Chickens refusing to eat feed

Matejka

Crowing
Mar 12, 2020
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1) ok I have been feeding scrambled egg in evening the past week
2) no. Different stores different towns, different brand feed.
3)no I don't, but the kitten loves the chicken feed
4)yes
5)chick starter was crumble. Grower feeds were pellets. Now gone back to chick starter.

If I feed my chickens too much scrap food they will stop eating the layer pellets. And my chickens don't like certain brands of chicken food. They will eat Dumor only after starving for a day or so. If you are feeding your chickens another source of food (scrambled eggs and so forth) they may not eat layer pellets.
I was feeding scraps, when I saw them not eating feed, I cut all scraps, treats, free range out except a handful of scratch to help them into run at night. Since I see them losing weight and still not eating feed, I have started scramble egg a in evening. Crops were full at bedtime when they free range 7 til 7. Not full at bed when in run (semi full I guess you could say).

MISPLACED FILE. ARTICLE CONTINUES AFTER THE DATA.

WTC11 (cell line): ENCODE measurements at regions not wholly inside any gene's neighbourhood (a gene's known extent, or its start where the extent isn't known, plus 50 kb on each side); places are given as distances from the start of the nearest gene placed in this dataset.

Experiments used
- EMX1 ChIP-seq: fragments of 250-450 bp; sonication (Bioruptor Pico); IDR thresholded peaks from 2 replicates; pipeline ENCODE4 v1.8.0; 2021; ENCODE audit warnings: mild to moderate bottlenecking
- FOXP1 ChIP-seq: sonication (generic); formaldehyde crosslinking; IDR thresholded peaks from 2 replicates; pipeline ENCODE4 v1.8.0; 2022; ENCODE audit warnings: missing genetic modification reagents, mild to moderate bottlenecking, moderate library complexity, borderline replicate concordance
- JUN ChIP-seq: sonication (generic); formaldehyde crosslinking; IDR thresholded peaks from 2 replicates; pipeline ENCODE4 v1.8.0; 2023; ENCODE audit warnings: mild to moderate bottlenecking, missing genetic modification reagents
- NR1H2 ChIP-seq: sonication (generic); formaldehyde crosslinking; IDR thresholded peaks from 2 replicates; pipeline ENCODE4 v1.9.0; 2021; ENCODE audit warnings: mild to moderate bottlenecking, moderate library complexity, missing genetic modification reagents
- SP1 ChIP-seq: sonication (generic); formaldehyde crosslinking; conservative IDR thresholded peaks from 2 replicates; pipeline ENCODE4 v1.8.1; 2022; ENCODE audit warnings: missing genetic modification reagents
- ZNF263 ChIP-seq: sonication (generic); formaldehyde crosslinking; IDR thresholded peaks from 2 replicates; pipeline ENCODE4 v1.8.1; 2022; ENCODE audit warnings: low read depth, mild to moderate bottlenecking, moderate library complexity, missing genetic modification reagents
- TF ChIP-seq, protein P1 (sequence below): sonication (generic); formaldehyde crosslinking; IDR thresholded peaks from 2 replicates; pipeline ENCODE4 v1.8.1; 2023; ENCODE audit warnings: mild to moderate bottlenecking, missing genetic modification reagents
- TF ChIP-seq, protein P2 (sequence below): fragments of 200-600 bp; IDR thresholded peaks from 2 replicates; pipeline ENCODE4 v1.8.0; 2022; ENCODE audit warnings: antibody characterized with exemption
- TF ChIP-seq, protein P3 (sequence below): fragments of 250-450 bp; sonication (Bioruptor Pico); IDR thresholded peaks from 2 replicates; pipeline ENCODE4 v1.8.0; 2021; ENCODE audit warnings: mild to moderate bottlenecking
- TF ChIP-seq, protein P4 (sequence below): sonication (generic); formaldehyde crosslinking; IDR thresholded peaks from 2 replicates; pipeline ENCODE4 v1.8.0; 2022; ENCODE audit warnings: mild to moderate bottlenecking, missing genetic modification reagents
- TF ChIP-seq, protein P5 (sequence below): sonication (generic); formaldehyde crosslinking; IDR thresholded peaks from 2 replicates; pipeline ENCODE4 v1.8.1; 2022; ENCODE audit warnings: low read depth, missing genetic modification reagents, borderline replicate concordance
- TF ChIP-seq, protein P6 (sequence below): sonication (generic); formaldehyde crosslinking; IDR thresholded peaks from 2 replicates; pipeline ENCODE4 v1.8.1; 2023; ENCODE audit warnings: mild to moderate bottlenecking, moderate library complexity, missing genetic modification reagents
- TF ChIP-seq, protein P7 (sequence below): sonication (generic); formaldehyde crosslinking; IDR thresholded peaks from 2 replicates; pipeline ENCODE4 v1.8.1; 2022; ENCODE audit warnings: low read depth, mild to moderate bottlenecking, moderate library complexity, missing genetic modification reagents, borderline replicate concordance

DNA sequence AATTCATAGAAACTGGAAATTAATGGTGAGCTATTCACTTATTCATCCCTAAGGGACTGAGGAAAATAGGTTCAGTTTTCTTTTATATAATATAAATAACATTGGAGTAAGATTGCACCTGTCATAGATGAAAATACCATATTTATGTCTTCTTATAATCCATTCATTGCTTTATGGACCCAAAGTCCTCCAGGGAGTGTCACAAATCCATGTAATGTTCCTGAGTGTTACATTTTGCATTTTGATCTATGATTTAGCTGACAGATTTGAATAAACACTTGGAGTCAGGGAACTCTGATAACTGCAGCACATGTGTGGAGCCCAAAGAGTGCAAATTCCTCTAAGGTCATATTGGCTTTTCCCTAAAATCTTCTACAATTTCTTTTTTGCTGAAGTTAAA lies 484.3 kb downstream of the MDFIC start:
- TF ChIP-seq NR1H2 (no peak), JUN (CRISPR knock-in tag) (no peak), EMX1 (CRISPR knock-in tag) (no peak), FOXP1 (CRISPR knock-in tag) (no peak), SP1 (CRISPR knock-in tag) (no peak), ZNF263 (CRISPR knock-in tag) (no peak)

Matejka

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You can chose to try the grain feed. Chickens that won't touch the crumble or pellets usually love it. You can even mix in some of the crumble with it. I have also found my favorite feeder to be the duncan's poultry 30lb wall feeder. You can place these outside on some bricks or equivalent and build a small lean to over them to keep any rainwater from getting in.

How many chickens total do you have? I like to have multiple feeders out, and this helps keep them all well fed.
6 total chicks now.